Terry Winters, United States


  • United States

Object Info

This object may or may not be on view currently.

Terry Winters, United States


68 in. x 86 in.

Funds from the Bonfils-Stanton Foundation, 1986.74

Photograph © Denver Art Museum 2009. All Rights Reserved.


  • paint


About the Artist

Terry Winters was born in Brooklyn, New York, in 1949. He has a keen interest in science and scientific breakthroughs and is knowledgeable about computer simulations, genetic mapping, and electronic microscopes. Winters’ enthusiasm for science manifests itself in his art, as he often finds inspiration for his paintings in the biological forms found in nature. He has researched the sources of ancient pigments used to create color in paints and dyes, and he has even ground pigments to make his own paints. In effect, he has stretched the creative act to include making the very materials with which his art is created. Winters spent ten years focused almost solely on developing his approach to painting, postponing any exhibiting of his artwork until he had worked out his own relationship to the creative task.

What Inspired It

“I’m interested in how to give a picture of these things we can’t see,” says Winters. Rhyme has endless possibilities for interpretations, as Winters’ paintings draw from a variety of sources at once. His early sketches of plant parts—like pods, spores, and stamens—that he found in natural history museums and books became the starting point for the subject matter of his paintings. Images of hot air balloons, soccer balls, sponges, and soap bubbles fill his sketch books and lend qualities to the forms he creates. Yet despite the real-world origin of his imagery, Winters doesn’t aim to represent specific processes or structures through his paintings. Ideas that are rooted in biology and chemistry take on a life of their own when they reach the canvas.

Winters is also interested in the forces of the natural world that fall outside human perception. At any given moment there are several—perhaps innumerable—forces at work that extend beyond the realm of what we can perceive. We cannot hear sounds that fall outside a certain range, see light at certain wavelengths, or distinguish molecular interactions with the naked eye, yet we experience the effects of these interactions and conditions. These indefinable, imperceptible, but nonetheless existing occurrences are the kinds of things Winters tries to depict in his paintings.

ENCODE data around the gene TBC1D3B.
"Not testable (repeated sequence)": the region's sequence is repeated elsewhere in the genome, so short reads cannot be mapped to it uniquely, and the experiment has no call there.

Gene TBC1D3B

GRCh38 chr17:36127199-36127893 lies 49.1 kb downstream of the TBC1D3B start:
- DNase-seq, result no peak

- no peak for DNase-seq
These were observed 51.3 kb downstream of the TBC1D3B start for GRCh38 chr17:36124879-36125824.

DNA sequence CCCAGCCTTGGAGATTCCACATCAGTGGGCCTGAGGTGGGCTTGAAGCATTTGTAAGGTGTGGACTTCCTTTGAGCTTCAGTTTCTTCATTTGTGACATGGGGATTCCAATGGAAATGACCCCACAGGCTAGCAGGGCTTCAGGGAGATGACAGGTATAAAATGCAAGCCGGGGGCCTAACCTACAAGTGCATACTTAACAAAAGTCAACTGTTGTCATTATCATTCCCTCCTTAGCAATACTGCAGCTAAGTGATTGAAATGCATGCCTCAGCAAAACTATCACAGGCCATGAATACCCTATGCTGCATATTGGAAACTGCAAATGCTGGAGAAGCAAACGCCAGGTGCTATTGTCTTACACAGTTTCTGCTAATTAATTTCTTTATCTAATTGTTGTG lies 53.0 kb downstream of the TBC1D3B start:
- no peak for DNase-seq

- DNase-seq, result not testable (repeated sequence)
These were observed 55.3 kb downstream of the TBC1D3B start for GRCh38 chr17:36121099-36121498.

You can see two distinct groupings of circular shapes in this painting. Each circular shape is made of smaller cell-like clusters which enclose even more circular forms. What might these groupings of circles mimic? Soap bubbles? Insect eyes?

Incomplete Forms
Incomplete Forms

The black circular forms in the lower left portion of the painting appear to be incomplete and seem to mimic the two more defined circular groupings. There is also another vague cluster of circles outlined in yellow paint. Just as the forms in Rhyme might evoke the building blocks of life, these incomplete shapes might suggest the building blocks of Winters’ creative process.

Traces of the Paintbrush
Traces of the Paintbrush

You can see evidence of Winters’ gestures, particularly in the upper left-hand corner of the painting. Notice how the dark brown background lightens and blurs into the lower left portion of the surface.


For Winters, titles are an essential part of the creation and experience of his paintings. Like his forms, his titles do not link his paintings to the real world in any linear or logical way. As he works on a given painting, verbal associations arise in his mind, and in turn, influence the evolution of the painting.

Teaching Resources

Quick Classroom Ideas

Create Sheets

Create Sheets inspire students to explore their creativity by transforming works of art from the DAM.

  • For a color version of the Rhyme Create Sheet, click here.
  • For a black and white version of the Rhyme Create Sheet, click here.

This video is a interview of Terry Winters talking about his current projects and how he approaches his time in the studio.

Funding for object education resources provided by a grant from the Morgridge Family Foundation. Additional funding provided by the William Randolph Hearst Endowment for Education Programs, and Xcel Energy Foundation. We thank our colleagues at the University of Denver Morgridge College of Education.

The images on this page are intended for classroom use only and may not be reproduced for other reasons without the permission of the Denver Art Museum. This object may not currently be on display at the museum.